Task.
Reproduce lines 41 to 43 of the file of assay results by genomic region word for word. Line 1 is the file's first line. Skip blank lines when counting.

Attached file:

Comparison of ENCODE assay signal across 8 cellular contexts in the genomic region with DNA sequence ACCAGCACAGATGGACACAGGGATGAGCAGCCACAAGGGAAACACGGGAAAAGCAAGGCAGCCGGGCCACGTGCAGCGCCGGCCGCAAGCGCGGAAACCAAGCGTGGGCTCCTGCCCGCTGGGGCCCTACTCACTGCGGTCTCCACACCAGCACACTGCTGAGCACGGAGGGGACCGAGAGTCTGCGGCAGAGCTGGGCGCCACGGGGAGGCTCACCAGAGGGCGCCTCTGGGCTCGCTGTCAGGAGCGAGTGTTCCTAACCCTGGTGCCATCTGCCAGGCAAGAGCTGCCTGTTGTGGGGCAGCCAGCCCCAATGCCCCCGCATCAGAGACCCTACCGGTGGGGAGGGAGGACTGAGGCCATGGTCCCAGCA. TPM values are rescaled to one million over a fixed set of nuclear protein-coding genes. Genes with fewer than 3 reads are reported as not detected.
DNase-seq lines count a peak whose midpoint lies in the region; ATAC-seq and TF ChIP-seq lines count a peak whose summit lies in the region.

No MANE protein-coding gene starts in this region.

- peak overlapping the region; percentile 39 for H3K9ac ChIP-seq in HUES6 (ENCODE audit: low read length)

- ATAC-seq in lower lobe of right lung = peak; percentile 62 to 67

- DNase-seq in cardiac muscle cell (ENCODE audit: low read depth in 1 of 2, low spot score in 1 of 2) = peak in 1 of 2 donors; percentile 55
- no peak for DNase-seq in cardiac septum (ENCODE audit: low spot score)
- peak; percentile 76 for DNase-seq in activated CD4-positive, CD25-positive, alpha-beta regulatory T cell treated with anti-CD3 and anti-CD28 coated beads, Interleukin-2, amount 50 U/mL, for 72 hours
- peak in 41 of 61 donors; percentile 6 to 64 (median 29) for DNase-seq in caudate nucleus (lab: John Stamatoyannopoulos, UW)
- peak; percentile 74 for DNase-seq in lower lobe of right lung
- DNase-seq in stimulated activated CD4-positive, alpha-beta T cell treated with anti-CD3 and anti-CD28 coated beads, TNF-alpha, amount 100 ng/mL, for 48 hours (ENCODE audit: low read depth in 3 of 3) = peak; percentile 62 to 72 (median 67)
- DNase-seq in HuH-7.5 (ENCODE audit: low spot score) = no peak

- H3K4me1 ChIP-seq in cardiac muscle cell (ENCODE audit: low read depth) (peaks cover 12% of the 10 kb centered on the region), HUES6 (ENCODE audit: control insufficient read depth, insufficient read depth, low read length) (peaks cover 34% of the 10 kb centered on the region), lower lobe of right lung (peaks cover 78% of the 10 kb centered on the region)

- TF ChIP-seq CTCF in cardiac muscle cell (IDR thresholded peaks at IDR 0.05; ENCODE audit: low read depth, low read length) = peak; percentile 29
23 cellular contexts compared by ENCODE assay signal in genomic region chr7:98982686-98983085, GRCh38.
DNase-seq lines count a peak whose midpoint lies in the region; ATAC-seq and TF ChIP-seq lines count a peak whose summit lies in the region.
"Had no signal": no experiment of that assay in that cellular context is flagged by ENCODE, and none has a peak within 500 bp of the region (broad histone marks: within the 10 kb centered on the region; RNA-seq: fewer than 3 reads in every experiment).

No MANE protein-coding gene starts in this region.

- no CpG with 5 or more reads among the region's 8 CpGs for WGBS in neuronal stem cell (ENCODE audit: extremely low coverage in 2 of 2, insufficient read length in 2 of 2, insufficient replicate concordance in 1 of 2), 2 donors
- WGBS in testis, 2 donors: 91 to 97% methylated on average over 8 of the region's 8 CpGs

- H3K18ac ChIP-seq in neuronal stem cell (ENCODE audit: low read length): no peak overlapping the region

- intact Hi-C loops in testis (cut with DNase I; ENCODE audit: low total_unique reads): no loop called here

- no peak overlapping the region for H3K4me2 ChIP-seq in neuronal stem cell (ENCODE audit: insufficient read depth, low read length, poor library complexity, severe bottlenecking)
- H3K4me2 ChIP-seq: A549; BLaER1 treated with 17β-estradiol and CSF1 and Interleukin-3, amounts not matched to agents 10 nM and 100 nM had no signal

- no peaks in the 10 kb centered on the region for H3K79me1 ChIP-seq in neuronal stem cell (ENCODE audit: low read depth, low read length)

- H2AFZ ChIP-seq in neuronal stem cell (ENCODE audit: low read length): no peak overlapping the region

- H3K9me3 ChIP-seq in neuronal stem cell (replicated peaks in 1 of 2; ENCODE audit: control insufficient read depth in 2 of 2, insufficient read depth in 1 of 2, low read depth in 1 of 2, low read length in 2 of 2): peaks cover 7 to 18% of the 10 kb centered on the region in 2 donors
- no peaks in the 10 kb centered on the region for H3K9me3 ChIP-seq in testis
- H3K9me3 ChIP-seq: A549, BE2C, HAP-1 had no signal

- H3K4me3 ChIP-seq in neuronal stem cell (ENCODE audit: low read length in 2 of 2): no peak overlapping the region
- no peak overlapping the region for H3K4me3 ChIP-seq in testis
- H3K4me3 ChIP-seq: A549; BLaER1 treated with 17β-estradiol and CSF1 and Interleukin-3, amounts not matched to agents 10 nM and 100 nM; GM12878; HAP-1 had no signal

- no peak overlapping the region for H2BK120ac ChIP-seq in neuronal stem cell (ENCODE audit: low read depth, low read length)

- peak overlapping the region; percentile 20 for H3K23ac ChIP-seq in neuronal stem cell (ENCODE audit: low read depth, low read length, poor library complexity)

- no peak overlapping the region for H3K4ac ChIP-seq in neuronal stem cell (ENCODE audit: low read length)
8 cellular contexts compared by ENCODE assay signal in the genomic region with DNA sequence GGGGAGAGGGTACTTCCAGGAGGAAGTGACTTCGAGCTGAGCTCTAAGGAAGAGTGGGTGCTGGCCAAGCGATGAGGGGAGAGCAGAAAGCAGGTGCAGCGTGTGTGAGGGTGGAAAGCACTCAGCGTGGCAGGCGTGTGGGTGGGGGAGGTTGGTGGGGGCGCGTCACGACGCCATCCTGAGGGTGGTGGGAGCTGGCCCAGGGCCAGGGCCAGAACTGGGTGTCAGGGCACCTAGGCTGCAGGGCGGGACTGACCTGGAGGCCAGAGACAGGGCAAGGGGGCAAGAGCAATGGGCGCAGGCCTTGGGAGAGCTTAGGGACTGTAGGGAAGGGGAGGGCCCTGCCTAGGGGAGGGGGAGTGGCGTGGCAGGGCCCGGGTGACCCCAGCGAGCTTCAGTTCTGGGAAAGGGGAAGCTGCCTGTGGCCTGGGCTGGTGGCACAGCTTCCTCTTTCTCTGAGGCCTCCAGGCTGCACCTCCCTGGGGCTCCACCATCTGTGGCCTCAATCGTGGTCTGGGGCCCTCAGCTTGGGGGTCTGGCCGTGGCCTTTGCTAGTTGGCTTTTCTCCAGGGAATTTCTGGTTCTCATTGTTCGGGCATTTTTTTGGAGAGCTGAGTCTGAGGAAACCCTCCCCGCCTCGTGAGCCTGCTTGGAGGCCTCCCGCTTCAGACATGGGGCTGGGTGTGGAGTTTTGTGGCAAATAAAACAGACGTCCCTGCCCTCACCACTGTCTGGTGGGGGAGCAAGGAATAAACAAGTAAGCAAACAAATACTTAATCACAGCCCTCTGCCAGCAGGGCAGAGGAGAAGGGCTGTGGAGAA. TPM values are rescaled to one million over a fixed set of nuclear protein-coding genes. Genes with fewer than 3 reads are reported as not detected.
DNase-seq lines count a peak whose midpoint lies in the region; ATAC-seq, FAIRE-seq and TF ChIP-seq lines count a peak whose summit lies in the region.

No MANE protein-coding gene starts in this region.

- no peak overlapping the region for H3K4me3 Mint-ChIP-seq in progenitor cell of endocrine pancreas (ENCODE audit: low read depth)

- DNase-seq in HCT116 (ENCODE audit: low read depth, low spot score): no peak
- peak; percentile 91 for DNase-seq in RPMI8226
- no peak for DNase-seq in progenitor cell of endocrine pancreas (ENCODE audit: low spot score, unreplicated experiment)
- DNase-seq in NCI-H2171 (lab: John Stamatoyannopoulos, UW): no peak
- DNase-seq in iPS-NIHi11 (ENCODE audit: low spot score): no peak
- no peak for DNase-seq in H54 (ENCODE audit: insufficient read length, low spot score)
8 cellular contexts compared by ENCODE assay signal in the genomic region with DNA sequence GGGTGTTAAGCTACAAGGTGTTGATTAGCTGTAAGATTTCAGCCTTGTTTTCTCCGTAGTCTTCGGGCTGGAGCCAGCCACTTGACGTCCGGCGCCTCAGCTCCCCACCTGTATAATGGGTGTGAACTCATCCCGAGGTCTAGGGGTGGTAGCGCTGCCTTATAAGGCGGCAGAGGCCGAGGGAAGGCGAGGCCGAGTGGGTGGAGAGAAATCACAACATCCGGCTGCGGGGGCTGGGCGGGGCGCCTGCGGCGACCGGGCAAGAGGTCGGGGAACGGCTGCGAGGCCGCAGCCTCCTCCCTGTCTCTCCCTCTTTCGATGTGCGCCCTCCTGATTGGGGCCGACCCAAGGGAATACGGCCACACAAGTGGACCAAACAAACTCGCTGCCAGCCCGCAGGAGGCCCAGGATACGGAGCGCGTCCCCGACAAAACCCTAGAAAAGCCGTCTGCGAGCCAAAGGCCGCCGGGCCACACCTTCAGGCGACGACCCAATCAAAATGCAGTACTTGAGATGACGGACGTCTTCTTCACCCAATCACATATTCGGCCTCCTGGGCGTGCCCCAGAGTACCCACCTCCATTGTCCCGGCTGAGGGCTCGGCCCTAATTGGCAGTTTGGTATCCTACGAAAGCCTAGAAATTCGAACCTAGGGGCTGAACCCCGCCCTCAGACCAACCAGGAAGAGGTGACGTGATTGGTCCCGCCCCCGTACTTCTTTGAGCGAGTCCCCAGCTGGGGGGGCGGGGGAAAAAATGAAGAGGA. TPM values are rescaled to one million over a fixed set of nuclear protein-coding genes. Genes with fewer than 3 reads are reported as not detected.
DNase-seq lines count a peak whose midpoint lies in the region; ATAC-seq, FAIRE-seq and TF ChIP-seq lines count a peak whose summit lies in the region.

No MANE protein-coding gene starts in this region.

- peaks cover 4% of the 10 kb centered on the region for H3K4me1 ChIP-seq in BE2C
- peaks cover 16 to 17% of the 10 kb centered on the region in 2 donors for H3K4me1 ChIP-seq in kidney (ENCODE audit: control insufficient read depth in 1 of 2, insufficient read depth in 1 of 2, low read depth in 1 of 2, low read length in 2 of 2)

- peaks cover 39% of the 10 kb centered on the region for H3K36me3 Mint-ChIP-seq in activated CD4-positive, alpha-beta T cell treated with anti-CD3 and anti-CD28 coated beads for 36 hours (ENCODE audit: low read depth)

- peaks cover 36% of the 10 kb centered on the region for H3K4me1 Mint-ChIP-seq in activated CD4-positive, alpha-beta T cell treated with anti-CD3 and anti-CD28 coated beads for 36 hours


- peak; percentile 91 for DNase-seq in RPMI8226
- no peak for DNase-seq in progenitor cell of endocrine pancreas (ENCODE audit: low spot score, unreplicated experiment)
- DNase-seq in NCI-H2171 (lab: John Stamatoyannopoulos, UW): no peak